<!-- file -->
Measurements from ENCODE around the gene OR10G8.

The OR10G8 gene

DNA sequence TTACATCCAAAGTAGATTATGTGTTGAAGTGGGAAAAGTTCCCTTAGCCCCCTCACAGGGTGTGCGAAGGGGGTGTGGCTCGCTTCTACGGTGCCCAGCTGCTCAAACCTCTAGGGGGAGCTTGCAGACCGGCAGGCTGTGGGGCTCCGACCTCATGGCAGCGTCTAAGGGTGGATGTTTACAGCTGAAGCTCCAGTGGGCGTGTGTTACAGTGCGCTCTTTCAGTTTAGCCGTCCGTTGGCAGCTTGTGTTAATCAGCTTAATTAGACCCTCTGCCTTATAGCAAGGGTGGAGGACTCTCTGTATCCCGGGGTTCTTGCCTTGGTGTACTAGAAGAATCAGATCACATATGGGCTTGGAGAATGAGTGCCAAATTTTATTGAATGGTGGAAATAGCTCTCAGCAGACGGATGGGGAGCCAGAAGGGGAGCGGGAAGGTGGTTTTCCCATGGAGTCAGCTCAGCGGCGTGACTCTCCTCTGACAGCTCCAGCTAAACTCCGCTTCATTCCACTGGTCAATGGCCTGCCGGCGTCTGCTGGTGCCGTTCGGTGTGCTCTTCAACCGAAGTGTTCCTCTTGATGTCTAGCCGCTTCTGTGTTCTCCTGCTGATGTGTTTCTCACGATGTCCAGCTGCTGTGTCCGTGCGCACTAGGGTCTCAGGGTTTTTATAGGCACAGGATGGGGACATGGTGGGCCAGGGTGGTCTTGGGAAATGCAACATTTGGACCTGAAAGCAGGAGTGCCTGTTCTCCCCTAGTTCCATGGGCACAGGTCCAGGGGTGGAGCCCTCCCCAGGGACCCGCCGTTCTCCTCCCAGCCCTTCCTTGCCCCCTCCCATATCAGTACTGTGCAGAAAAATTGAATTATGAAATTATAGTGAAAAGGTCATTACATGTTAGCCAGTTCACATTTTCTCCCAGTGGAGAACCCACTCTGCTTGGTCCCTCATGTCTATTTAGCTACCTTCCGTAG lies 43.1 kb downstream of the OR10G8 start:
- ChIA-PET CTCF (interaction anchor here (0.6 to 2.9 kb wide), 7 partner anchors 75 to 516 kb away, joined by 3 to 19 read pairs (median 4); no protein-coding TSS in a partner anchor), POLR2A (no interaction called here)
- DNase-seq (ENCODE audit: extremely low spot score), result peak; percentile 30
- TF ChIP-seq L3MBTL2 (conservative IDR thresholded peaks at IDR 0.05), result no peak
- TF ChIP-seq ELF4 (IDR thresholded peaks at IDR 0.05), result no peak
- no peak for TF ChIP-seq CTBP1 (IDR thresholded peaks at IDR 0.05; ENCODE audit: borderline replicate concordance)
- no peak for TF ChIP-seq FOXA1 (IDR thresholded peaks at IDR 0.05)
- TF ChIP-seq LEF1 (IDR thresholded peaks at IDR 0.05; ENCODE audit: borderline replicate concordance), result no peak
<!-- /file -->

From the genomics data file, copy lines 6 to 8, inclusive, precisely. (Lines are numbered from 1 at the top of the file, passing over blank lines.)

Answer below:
- TF ChIP-seq L3MBTL2 (conservative IDR thresholded peaks at IDR 0.05), result no peak
- TF ChIP-seq ELF4 (IDR thresholded peaks at IDR 0.05), result no peak
- no peak for TF ChIP-seq CTBP1 (IDR thresholded peaks at IDR 0.05; ENCODE audit: borderline replicate concordance)